Friday, January 09, 2015

Update on Minimum Wage

UPDATE 1/9/2015: As of 1 Jan. 2015, the famous "three dollar movie theater" in Sioux Falls now charges $3.50! Coincidence? Of course this would be an example of a price response rather than a reduction in employment but as we know from Bastiat's essay, "That Which Is Seen, and That Which Is Not Seen," employment somewhere/everywhere will be negatively effected by the price increase.

Tuesday, January 06, 2015

The Minimum Wage and Holy Scripture

The King James version of Ecclesiasticus 34:22 reads: "He that taketh away his neighbour's living slayeth him." One way to take away a neighbor's job, his means of life, is to use the coercive power of the state to force the neighbor to accept a wage that potential employers are unwilling/unable to pay. If a minimum wage law leads to a single person's unemployment, ergo, it goes against Scripture as well as civil rights. And while the number of unemployed created by minimum wage laws is disputed, the number is certainly greater than one. The fitness center here at Augustana College has cut its hours due to the minimum wage increase that took effect in South Dakota the first of the year and look what suddenly appeared in the local Sam's Club, in lieu of the woman who used to hand out the samples. How many more people shall we slayeth?

Sunday, January 04, 2015

The Usefulness of History

Over the holiday break, while languishing at my step daughter's house, I watched two series on Netflix, Wentworth, an Australian women's prison series a la Orange Is the New Black (only better), and Jericho. In one scene in Jericho, a schoolteacher (Emily Sullivan played by Ashley Scott) tries to motivate students to study history but almost all of them leave once they discover that school attendance is no longer mandatory in post-apocalyptic western Kansas. Making candles in the bathtub, as one of the students claimed he would do in lieu of class, may have been more important at that moment but a society that forgets its past is doomed to suffer costly calamities. I won't roll out the usual litany of pro-history quotations here but instead will point to the use of history in public policy, specifically my chapter on the history of chartermongering (attracting charter fees from out-of-state corporations) by South Dakota and its influence on the state's current chartermongering efforts as reported today (5 January 2015) in the Rapid City Journal in the article by Seth Tupper called "Look Out Delaware."

History can also help policymakers with a wide range of other issues, including preventing asset bubbles and reducing the incidence of modern day slavery. That is why I accepted the offer to edit a monograph series published by Cambridge University Press and sponsored by Historians Against Slavery that aims to use historical insights to help to fight slavery, which is still widespread today. The first three volumes in the new series, Slavery Since Emancipation, are under contract and will be appearing over the next few years,with more surely to follow.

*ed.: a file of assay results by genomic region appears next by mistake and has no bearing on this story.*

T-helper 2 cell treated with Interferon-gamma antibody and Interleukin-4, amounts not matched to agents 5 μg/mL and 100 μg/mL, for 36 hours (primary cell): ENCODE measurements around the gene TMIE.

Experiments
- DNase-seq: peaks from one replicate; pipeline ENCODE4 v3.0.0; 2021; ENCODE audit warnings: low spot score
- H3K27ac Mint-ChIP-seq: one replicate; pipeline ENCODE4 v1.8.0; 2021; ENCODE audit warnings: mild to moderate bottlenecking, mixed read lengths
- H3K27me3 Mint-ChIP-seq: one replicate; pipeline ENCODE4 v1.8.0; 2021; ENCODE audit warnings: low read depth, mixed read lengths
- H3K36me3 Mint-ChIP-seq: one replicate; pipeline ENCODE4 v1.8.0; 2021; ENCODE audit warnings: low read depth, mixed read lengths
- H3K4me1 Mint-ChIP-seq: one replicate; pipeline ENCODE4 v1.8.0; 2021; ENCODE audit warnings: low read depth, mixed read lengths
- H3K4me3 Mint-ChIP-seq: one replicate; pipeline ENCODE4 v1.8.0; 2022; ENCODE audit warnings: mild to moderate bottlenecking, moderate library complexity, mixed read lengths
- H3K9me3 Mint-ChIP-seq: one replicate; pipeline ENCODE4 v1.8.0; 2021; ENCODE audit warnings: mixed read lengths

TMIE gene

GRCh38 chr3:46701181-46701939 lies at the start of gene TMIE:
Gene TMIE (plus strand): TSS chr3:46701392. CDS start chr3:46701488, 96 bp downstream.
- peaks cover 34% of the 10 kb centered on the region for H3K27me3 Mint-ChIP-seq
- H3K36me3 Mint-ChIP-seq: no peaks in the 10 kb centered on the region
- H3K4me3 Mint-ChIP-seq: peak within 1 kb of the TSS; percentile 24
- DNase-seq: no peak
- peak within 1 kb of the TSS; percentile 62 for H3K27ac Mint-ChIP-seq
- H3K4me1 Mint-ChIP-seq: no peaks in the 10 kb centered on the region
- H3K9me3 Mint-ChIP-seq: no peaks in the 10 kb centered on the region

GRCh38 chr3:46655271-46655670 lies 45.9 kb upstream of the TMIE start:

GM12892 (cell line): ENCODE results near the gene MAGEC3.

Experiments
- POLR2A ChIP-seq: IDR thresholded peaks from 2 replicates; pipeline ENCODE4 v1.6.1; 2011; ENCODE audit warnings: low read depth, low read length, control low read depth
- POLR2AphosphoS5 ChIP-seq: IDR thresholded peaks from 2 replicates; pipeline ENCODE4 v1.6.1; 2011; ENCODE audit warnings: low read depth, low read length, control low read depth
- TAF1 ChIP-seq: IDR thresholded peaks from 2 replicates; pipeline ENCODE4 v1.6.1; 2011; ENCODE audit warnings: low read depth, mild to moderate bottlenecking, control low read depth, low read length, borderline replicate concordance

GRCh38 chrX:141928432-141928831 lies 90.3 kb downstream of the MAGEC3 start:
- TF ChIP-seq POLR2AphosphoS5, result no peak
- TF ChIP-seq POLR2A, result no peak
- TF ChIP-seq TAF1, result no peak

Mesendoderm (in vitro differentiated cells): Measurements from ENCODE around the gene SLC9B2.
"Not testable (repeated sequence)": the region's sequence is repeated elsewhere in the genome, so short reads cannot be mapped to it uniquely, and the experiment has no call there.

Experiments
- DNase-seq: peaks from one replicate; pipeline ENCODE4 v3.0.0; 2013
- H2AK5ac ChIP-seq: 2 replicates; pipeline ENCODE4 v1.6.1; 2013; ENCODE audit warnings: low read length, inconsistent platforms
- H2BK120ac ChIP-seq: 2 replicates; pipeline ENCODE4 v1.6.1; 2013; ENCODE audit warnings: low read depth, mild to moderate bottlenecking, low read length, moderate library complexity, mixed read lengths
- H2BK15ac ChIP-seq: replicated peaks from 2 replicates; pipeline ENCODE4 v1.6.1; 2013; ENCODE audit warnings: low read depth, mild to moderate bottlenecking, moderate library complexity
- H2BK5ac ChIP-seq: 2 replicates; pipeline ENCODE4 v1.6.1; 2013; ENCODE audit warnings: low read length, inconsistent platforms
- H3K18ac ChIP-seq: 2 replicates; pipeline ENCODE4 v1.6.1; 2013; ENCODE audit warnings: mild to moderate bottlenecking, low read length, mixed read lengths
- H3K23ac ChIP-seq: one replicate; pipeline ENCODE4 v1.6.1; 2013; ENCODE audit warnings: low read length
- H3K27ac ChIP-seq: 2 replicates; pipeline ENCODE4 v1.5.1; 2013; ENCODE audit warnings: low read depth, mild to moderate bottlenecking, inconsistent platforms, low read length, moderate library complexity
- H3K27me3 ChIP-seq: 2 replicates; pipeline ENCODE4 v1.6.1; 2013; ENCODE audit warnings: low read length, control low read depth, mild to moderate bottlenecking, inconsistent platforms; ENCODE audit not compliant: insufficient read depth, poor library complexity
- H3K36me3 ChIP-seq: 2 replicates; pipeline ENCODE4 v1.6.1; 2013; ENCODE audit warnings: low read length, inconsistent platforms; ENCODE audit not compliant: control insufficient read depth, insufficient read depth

So (until the EMP anyway) the next time you feel like making bathtub candles (or wasting time some other way), read a good history book instead! Here is a great place to start.

Tuesday, December 30, 2014

SSDI Solutions Initiative Not Interested In Private/Market Solutions to Disability Insurance Disaster!

I received the following from the SSDI folks over the Christmas break:
Dear Dr. Wright, 

Thank you again for your interest in the SSDI Solutions Initiative. We reviewed all the proposals carefully and we regret to inform you that the Co-Chairs have not selected your proposal.

We received a large number of high quality proposals competing for very limited resources. While the Initiative thought your ideas were very promising, the highly competitive selection process forced us to make hard choices. We encourage you, however, to publish your ideas through other venues. The SSDI program is in critical need of reform and your contribution could help make a difference. 

We hope you will consider getting involved in the SSDI Solutions Initiative through other activities. For instance, we may be publishing shorter policy briefs in our website to help disseminate reform ideas and we will be reaching out to disability experts to serve as peer reviewers. Please let us know if you would be interested in either of these opportunities.

Project staff 
In the spirit of publishing my ideas "through other venues," I copy my proposal (and its addendum below) and will let readers decide what is really going on here. Of course I think that these folks aren't really interested in economic/practical solutions but rather in political ones. It is Fubarnomics all over again!

McCrery-Pomeroy SSDI Solutions Initiative
Proposal Submission Form

Author Name(s): Robert E. Wright
Institutional Affiliation(s): Augustana College SD
Proposed Paper Title: Mutual Security: Disability Insurance By, and For, the Masses